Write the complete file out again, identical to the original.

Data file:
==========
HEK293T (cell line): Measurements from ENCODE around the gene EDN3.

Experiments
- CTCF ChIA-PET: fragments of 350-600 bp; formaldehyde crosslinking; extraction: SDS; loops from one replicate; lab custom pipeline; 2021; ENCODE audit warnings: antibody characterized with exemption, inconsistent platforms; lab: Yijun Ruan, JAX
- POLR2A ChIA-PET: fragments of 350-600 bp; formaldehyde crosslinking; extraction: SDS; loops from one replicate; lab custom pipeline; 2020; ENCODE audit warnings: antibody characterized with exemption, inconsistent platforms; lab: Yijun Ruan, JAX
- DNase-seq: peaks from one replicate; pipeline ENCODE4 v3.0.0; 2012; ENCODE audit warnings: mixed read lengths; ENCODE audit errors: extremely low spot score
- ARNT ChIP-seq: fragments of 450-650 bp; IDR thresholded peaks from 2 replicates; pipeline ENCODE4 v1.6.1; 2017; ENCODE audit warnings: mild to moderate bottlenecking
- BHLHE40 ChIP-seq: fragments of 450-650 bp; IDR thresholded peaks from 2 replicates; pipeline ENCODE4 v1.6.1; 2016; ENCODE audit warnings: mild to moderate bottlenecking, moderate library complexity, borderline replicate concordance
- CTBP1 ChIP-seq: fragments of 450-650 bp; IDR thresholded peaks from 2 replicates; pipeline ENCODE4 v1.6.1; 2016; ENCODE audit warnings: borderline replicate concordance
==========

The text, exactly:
HEK293T (cell line): Measurements from ENCODE around the gene EDN3.

Experiments
- CTCF ChIA-PET: fragments of 350-600 bp; formaldehyde crosslinking; extraction: SDS; loops from one replicate; lab custom pipeline; 2021; ENCODE audit warnings: antibody characterized with exemption, inconsistent platforms; lab: Yijun Ruan, JAX
- POLR2A ChIA-PET: fragments of 350-600 bp; formaldehyde crosslinking; extraction: SDS; loops from one replicate; lab custom pipeline; 2020; ENCODE audit warnings: antibody characterized with exemption, inconsistent platforms; lab: Yijun Ruan, JAX
- DNase-seq: peaks from one replicate; pipeline ENCODE4 v3.0.0; 2012; ENCODE audit warnings: mixed read lengths; ENCODE audit errors: extremely low spot score
- ARNT ChIP-seq: fragments of 450-650 bp; IDR thresholded peaks from 2 replicates; pipeline ENCODE4 v1.6.1; 2017; ENCODE audit warnings: mild to moderate bottlenecking
- BHLHE40 ChIP-seq: fragments of 450-650 bp; IDR thresholded peaks from 2 replicates; pipeline ENCODE4 v1.6.1; 2016; ENCODE audit warnings: mild to moderate bottlenecking, moderate library complexity, borderline replicate concordance
- CTBP1 ChIP-seq: fragments of 450-650 bp; IDR thresholded peaks from 2 replicates; pipeline ENCODE4 v1.6.1; 2016; ENCODE audit warnings: borderline replicate concordance